Calvinism Envy

Mark Tooley wishes Methodists were more like Calvinists. (H.L. Mencken couldn’t tell a difference when it came to Prohibition and World War I.)

Calvinists are sometimes mocked but they do have their own élan. These determined people endured the flames, created their own cosmology, generated revolutions, crossed oceans, conquered virgin lands, built civilizations, and writ themselves large across history. Calvinism inspired literature, art, work ethics, and systems of governance. Theirs is a world of fire and drama. Think John Knox, Oliver Cromwell, Jonathan Edwards, Rembrandt, Hester Prynne wearing the brand of her Scarlet Letter, Woodrow Wilson, George C. Scott in “Hardcore,” or a bewhiskered Francis Schaeffer in his lederhosen traipsing about the Alps. They may not always be easily lovable but they must command respect. Theirs is a firm, unflinching identity.

As a Methodist, I’m jealous of the Calvinists. . . . Where’s the drama in Methodism? Methodists typically are amiable people, earnest, quiet, dutiful, often colorless, diligent but not renowned for intellectual rigor, art, literature or political theory. Methodism transformed Britain, shaped America, and has influenced the world. It fostered education, charity, philanthropy, a democratic ethos, and social reform. But Methodism doesn’t easily spark the electricity that Calvinism often has. Instead it evokes images of potluck suppers, hymn sings and ice cream socials. Very nice.

In point of fact, Methodism did once spark experimental, culture-transforming Protestantism with the best of the Edwardseans. The problem was that it cooled off the way most movements do when they organize and form structures. Then Wesleyanism needed the kick of Holiness (read Nazarenes) or a second dollop of the Holy Spirit (read Pentecostals) to reignite the fire.

The source of Tooley’s envy is John Piper’s recent poem, The Calvinist, set to video. (The sort of financing, planning, and producing that go into even a small video like this do tend to sap the vigor of even Piper’s earnestness.) Here are a few lines:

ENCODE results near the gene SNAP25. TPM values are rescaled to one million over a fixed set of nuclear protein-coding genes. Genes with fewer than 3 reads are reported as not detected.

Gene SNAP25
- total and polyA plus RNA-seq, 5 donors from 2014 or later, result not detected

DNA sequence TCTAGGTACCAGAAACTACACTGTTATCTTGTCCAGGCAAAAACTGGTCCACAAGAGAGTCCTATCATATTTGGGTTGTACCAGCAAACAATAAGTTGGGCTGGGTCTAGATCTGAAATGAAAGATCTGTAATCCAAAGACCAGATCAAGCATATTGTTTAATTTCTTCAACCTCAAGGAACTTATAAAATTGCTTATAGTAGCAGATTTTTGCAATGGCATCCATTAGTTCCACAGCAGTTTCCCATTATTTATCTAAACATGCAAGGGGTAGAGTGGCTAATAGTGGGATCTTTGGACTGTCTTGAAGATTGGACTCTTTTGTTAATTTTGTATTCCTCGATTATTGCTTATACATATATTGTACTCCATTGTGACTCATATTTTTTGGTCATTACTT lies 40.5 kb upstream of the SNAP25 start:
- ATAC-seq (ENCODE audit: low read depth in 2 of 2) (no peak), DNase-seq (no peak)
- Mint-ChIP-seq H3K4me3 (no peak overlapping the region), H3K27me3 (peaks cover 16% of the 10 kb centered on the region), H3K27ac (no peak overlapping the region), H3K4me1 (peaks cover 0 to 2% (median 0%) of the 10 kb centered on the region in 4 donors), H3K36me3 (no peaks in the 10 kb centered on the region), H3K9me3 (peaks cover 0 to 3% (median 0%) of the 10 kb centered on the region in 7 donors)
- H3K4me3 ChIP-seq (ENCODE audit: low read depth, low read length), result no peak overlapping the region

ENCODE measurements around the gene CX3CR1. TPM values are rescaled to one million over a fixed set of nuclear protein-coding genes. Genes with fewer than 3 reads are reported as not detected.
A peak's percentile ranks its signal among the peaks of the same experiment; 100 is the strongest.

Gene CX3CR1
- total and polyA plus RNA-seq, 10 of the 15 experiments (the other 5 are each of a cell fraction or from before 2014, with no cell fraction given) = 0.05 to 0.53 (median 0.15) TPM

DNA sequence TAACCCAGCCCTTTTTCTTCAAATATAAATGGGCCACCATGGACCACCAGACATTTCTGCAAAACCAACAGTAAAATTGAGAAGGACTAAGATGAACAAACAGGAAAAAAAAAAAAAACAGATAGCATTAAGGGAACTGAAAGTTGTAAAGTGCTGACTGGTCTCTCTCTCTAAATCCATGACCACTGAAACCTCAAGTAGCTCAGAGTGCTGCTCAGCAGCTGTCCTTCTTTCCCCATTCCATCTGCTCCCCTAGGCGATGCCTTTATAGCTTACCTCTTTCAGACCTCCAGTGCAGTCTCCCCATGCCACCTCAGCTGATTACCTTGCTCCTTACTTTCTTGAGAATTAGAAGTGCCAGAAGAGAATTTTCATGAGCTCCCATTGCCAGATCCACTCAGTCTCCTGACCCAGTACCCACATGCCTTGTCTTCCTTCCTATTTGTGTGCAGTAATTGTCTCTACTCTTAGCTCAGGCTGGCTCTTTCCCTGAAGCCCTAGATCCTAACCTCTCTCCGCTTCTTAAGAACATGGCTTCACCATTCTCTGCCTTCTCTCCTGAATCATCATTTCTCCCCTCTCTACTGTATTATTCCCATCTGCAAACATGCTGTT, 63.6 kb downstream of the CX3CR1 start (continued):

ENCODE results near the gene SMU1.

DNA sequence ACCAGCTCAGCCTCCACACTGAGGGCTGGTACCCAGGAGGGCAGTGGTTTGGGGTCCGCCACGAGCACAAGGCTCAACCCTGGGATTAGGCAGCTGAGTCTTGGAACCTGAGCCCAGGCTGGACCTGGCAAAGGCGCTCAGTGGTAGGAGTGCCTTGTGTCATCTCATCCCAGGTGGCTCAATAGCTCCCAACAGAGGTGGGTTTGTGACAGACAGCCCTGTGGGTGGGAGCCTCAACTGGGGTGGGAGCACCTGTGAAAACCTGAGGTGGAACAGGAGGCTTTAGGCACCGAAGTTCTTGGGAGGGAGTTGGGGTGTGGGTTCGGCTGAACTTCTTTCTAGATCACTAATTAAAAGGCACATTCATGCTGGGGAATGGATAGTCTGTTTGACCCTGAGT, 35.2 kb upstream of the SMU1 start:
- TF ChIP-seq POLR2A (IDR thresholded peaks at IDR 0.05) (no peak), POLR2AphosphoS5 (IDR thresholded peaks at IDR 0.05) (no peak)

See him on his knees,
Hear his constant pleas:
Heart of ev’ry aim:
“Hallowed be Your name.”

See him in the Word,
Helpless, cool, unstirred,
Heaping on the pyre
Heed until the fire.

See him with his books:
Tree beside the brooks,
Drinking at the root
Till the branch bear fruit.

It won’t rival Horatio Bonar, so why did it turn Tooley’s head? It likely goes back to the way that Puritanism has dominated the English-speaking world’s idea of Calvinism. And of course, no Protestant group, not even those world-changers, the Dutch-American Calvinists, can rival the way that the Puritans continue to enrapture and repel.

But if Tooley wants to see a different strain of Calvinism, one less exceptionalist and more restrained, he only needs to visit any congregation of the OPC. There he will find pot-fatalist suppers, hymn sings, and even the avoidance of stimulants (e.g., grape juice). That’s not a put down or a recommendation. It is (what it is) a communion Christ founded.

52 thoughts on “Calvinism Envy

  1. “Methodists are Baptists who can read.”

    But any OPC congregation? Sorry, the personal testimony time recently at one did not exactly convey Reformed restraint. More like Wesleyan fanfare. An dthat’s a criticism.


  2. Piper’s 10th grade English teacher is thrilled. He surely wrote this line for you, DGH:

    See him in the square,
    Kept from subtle snare:
    Unrelenting sleuth
    On the scent of truth.


  3. Try I do to be a bard
    But them poems they is hard
    But since I am celebriTY
    Your only hope is brevity.

    If you’re a celebrity and you need help to stay grounded call Muddy Consulting.


  4. Wow, that Piper video ticks all the YRR boxes. Urbanism, artisanal, beard, flat cap, mild hipsterism, earnest to a fault, emotional honesty, authenticity. Marketing is just grand. How long until Piper, Inc. trademarks the C-word.


  5. I might be a little “jelly'”of Butters (South Park) but not of any catholic protestant who thinks he can include both Calvinism and Arminian revivalism into one attractive package (which excludes only those who exclude themselves by insisting on antithesis).

    In Taste and See (Multnomah,1999, p 325), John Piper endorsed the conditional false gospel. “Christ died for all sinners, so that IF you will repent and believe in Christ, then the death of Jesus will become effective in your case and will take away your sins. ‘Died for you,’ means if you believe, the death of Jesus will cover your sins. Now, as far as it goes, this is biblical teaching.”